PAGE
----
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METHOD FOR OPTIMIZING TRAFFIC PATTERNS BASED ON BROADCAST VEHICLE LOCATION INFORMATION PF2119NA

IP.com Disclosure Number: IPCOM000004745D
Original Publication Date: 2001-Apr-26
Included in the Prior Art Database: 2001-Apr-26
Document File: 2 page(s) / 25K

Publishing Venue

Motorola

Related People

Ken Smelcer: AUTHOR [+3]

Abstract

This paper describes the idea of dynamically adjusting traffic patterns using the information from a wireless Vehicle Collision Avoidance System (VCAS). The improvement is based on the ability of wireless-based VCAS-enabled vehicles to transmit their current location, direction, and speed. The traffic light system would use this information to adjust timing of traffic lights to increase traffic throughput and to provide better support for passage of emergency vehicles.

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This is the abbreviated version, containing approximately 50% of the total text.

METHOD FOR OPTIMIZING TRAFFIC PATTERNS BASED ON BROADCAST VEHICLE LOCATION INFORMATION PF2119NA

by Ken Smelcer, S. Andrew Hopper and Jack Gipson

ABSTRACT

This paper describes the idea of dynamically adjusting traffic patterns using the information from a wireless Vehicle Collision Avoidance System (VCAS). The improvement is based on the ability of wireless-based VCAS-enabled vehicles to transmit their current location, direction, and speed. The traffic light system would use this information to adjust timing of traffic lights to increase traffic throughput and to provide better support for passage of emergency vehicles.

INTRODUCTION

One common problem with traffic management in today's metropolitan areas is that traffic control systems such as stop lights and traffic warning signs have limited interaction with the vehicles in the intersection. Stop light timing can be changed based on time of day, or by using optical or pressure sensors, but it cannot adapt to unforeseen peak and ebb traffic flows. In addition, traffic planners need accurate information on traffic flow, including time of day and intersection backlog. This information is difficult to collect on a continuous basis, due to the need to deploy special sensing equipment to perform these measurements.

Vehicle collision avoidance systems (VCAS) are used for the detection and prevention of vehicle collisions. Advanced VCAS would integrate GPS and vehicle sensors to allow vehicles to broadcast their current location, direction, and speed to allow other vehicles to predict potential collisions. This information would also be used by the fixed traffic infrastructure to dynamically adjust traffic flow through intersections. This paper discusses how an intersection equipped with VCAS along with a topographical knowledge of its streets and the locations of its neighboring intersections could use the vehicle VCAS information to know how many vehicles were entering and/or queued at the intersection.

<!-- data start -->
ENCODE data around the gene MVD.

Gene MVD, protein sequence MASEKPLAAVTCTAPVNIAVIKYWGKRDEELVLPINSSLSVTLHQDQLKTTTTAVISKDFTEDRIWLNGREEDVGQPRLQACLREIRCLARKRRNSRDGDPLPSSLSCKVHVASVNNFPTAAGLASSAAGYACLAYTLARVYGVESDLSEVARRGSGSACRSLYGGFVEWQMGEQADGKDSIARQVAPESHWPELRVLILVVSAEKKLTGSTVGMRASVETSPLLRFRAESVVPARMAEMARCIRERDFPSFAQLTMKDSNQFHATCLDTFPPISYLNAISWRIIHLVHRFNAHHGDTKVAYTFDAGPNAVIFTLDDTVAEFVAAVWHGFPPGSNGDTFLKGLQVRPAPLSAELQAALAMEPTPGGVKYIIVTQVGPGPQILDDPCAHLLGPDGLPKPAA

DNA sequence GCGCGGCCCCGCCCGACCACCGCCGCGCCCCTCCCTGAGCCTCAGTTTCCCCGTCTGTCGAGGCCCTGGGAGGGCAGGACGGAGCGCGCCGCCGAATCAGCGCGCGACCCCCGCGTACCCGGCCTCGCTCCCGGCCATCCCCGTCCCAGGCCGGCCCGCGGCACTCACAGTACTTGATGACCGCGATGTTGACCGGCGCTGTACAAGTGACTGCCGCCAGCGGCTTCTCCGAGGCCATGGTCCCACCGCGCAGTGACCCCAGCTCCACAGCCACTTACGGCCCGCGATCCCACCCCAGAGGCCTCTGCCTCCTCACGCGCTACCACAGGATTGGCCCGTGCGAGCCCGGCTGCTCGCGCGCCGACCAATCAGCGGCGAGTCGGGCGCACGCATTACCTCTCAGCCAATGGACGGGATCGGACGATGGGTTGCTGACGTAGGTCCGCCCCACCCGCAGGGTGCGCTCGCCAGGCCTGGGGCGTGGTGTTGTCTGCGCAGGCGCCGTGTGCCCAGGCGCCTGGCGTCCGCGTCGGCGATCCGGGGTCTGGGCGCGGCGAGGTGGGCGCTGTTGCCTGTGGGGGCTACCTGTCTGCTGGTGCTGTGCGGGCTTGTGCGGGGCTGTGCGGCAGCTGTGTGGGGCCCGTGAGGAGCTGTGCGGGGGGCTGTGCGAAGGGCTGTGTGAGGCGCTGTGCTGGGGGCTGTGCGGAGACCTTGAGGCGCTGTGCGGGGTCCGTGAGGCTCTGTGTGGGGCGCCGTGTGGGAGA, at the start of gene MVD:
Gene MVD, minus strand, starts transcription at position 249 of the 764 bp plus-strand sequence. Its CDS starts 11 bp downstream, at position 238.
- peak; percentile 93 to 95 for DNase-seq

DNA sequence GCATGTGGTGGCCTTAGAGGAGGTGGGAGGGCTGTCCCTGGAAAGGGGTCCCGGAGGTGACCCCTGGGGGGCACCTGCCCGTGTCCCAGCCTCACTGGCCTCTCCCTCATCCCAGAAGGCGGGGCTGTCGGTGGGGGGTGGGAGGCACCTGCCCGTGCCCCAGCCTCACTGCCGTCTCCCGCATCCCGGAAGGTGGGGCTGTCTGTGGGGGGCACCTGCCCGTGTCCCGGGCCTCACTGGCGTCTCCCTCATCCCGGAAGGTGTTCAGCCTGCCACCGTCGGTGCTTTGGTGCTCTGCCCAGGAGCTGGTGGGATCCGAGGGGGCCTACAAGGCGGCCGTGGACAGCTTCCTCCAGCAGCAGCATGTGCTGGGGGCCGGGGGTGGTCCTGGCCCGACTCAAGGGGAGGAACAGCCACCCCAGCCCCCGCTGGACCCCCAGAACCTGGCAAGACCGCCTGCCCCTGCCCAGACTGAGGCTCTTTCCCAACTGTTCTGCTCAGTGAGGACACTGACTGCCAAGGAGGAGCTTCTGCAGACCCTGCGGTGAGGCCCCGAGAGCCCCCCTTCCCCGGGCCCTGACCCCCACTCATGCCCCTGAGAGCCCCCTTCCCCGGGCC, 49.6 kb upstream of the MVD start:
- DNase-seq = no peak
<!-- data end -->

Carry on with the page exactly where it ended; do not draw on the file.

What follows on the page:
DESCRIPTION OF THE METHOD

Intersection traffic control systems would be made part of the VCAS network, allowing them to receive vehicle location information. They would then use VCAS information to adapt their behavior based on traffic flow density, backlog, and/or detection of incoming emergency vehicles. This system would need the following:

Each intersection control system would require some basic topographical information to map GPS information to intersection access points (i.e., streets).

Intersections close together would need to coordinate their activities to avoid violations of traffic plan timing rules governing a set of intersections

The system would monitor each approaching vehicle. It would use this information, along with its current state of the traffic lights and cars waiting to enter the intersection, to determine if it should modify the timing/state of the traffic lights controll...